After 10 years the slow and sometimes halting recovery from the Great Recession of 2008 seems to be coming to an end. 2017 saw the beginning of a worldwide surge in economic growth that has continued into 2018. The return to a historically normal economic environment has broad implications. More robust world economic growth will increase demand for basic commodities and put upward pressure on commodity prices. The recent rise in oil prices to over $60.00 may well be an example of things to come. Rising basic prices will generate inflationary pressures that will in turn put upward pressure on interest rates. Central Banks will react by raising bank rates. Essentially world economies will return to the type of economic cycles experienced in pre-2008 days.
While the growth momentum of 2017 has carried on into 2018 - what are the chances of a recession? A recession is not likely in 2018, but beyond that, rising interest rates coming into an environment now accustomed to historically low rates, with higher levels of debt, has increased the risk of a recession.
As we look towards the remainder of 2018 we are optimistic regarding the future of economic growth for North America. The U.S. economy is on a roll due to the repeal of many of the anti-growth government regulations of the previous administration combined with ground breaking reductions in both personal and corporate tax rates. American companies have begun repatriating profits back to the U.S., with headlines being made by Apple who will be paying $35 billion in taxes, bringing back $380 billion, with plans to create 20,000 new jobs. Unemployment is now 4.1%, with unfilled job opportunities increasing. Wages have begun to move upward and consumer confidence is high. The U.S. Housing industry is struggling to meet increasing demand, as the shortfall in new housing created during the Great Recession has yet to be filled. A buoyant housing sector creates a demand for a broad range of products and skills within the U.S. economy.
The Canadian economy continues to surprise on the upside - instead of the consensus estimate of a 1,000 gain in employment December saw a gain of 78,000. The unemployment rate fell from 5.9% to 5.7%. A significant contributor to Canada’s overall GDP growth has been the recovery in the Alberta and Saskatchewan economies. In Alberta the GDP growth estimate for 2017 was revised up to 4% from the initial forecast of 2.6%. Rising oil prices and production helped create 70,000 full time jobs in Alberta since mid 2016. Ontario and Quebec also saw steady growth in the 2½ to 3% range.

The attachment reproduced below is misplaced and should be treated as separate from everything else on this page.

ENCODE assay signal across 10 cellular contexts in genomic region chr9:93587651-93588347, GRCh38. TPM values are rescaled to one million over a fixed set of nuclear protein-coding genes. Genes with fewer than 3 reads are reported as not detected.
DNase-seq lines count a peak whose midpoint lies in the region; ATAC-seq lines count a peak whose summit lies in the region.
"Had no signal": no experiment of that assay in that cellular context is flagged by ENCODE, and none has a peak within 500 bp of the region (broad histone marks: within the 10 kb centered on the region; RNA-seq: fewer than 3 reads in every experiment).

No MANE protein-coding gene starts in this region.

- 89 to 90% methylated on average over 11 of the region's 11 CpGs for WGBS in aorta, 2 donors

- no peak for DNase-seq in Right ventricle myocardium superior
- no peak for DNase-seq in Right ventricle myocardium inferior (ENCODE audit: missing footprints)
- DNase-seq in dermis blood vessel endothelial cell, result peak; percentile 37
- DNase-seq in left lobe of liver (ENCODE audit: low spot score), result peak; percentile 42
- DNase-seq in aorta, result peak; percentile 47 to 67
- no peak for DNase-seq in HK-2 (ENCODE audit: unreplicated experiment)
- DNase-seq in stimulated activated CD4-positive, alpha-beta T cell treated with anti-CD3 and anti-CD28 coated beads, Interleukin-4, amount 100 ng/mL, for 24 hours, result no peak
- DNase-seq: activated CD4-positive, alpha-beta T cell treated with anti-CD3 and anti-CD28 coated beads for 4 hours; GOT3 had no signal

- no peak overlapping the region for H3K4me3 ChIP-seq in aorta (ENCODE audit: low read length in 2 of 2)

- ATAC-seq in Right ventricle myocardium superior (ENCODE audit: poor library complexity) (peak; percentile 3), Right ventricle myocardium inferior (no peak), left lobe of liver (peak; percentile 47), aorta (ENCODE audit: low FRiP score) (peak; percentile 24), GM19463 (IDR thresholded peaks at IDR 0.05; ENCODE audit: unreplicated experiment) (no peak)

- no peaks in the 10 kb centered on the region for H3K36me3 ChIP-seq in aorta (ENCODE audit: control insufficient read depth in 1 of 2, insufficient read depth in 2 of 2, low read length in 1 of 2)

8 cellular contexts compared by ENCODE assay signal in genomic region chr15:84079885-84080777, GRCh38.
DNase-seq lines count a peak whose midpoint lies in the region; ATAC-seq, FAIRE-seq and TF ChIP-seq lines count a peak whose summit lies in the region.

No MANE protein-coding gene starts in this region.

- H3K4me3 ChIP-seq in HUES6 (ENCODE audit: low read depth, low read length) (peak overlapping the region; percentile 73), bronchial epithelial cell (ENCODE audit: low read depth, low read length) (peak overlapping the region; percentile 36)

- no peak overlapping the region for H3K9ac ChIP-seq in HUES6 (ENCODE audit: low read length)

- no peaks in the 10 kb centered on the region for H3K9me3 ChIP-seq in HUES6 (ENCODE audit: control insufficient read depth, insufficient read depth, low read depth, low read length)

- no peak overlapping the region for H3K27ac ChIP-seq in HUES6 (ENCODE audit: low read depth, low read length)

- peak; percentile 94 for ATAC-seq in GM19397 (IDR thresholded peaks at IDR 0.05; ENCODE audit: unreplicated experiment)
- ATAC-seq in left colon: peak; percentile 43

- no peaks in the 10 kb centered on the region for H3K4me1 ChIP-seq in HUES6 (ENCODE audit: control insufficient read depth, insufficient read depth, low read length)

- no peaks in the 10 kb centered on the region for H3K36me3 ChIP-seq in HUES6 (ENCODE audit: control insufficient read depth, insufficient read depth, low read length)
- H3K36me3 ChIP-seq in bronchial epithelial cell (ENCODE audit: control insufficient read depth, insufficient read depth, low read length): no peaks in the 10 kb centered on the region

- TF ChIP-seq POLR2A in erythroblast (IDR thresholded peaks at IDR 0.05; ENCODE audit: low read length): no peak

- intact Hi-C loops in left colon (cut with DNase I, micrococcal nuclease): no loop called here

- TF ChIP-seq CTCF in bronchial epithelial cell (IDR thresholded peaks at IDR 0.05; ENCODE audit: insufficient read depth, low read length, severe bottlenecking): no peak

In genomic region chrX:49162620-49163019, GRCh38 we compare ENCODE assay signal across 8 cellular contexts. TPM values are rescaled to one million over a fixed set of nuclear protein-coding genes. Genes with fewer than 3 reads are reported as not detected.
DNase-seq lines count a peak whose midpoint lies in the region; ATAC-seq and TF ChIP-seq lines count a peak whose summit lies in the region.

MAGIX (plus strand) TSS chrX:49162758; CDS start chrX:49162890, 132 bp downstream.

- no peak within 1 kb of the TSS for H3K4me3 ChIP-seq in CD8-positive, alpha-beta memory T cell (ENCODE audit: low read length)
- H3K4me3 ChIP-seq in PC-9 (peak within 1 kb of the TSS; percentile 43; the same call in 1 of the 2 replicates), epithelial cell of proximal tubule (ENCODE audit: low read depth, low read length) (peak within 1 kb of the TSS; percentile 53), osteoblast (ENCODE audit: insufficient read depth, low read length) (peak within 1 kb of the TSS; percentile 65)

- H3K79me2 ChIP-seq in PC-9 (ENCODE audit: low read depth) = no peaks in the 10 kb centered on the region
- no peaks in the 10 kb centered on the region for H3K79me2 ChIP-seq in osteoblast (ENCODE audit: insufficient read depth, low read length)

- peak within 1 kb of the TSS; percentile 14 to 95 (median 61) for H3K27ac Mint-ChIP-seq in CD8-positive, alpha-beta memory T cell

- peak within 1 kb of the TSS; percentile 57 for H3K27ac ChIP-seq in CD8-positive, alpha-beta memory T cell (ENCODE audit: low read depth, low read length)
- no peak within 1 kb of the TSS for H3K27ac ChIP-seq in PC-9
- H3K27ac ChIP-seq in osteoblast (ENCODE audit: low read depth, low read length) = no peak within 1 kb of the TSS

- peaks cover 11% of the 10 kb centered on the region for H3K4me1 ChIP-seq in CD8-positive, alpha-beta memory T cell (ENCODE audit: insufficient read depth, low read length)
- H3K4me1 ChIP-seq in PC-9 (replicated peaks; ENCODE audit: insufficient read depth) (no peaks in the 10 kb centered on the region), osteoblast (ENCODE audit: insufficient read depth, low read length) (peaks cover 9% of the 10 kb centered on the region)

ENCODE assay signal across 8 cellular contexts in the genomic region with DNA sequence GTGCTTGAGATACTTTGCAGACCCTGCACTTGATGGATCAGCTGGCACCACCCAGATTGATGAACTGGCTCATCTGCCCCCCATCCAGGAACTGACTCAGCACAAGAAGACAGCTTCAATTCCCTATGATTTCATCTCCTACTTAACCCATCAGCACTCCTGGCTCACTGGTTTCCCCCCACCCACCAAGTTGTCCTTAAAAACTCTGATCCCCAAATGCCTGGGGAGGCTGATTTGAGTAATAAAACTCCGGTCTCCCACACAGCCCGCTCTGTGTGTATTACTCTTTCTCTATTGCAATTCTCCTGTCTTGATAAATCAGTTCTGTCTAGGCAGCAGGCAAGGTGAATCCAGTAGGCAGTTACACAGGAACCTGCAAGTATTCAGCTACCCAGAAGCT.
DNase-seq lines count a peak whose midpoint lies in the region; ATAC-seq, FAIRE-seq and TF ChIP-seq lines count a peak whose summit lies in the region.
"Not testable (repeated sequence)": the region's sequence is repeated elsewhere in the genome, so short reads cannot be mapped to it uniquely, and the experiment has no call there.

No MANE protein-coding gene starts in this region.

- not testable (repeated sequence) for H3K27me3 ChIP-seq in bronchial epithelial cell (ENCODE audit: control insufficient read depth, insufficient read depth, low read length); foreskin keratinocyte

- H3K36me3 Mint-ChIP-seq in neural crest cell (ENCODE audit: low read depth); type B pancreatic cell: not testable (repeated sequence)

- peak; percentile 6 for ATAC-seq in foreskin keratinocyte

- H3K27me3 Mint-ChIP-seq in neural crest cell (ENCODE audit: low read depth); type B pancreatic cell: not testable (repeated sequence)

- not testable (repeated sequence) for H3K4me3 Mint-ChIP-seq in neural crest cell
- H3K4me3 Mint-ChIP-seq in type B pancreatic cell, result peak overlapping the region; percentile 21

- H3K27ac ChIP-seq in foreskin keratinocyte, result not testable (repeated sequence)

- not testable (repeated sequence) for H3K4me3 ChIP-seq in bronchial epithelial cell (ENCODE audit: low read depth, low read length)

Interest rates continue to be low by historical standards. We think that that recent Bank of Canada increase of the bank rate should not have a significant impact on economic activity. However, a couple of more rate hikes during 2018 would likely change our view. As for the overheated real estate markets in Toronto and Vancouver, these have begun to cool due to tougher qualifying requirements for mortgages. We anticipate a sideways or slightly downward move in housing prices in 2018 in Vancouver and Toronto.
Despite a positive economic outlook, we are less sanguine regarding the financial markets. With a number of potential headwinds facing investors in 2018, prudence dictates some caution. Over the past twelve months U.S. equity markets have had a spectacular run to the upside. Price earnings multiples are very high on a historical basis. While the economic picture in the near term is good, 2019 could be a very different case. Buying a high P/E stock is done with the expectation that the present high earnings growth will continue into 2019 and perhaps beyond. The Federal Reserve in the U.S. is expected to raise rates up to 3 times in 2018. Rising interest rates causes fixed income securities to fall in price, but higher coupon returns will begin to offer a viable substitute to dividends from stocks for investors who want predictable cash flow.
For Canadian investors the risks are more political than economic.
With posturing and new demands coming from both sides between Canada and the United States, there is potential that NAFTA may not be renegotiated. Although a potential negative, the economic impact may be offset by a fall back to treaties previously negotiated between the U.S. and Canada. The markets may not be expecting this and the short-term effects could produce a negative impact to both the Canadian equity market and to the Loonie.
We believe that a broadly diversified portfolio which includes not only equities and fixed income, but exposure to alternative asset classes such as real estate, private debt (e.g. mortgages) and absolute return strategies (e.g. hedge funds), has the potential to outperform on a risk adjusted basis in this type of market environment. In layman’s terms, create a portfolio that has a ‘sleep at night’ factor.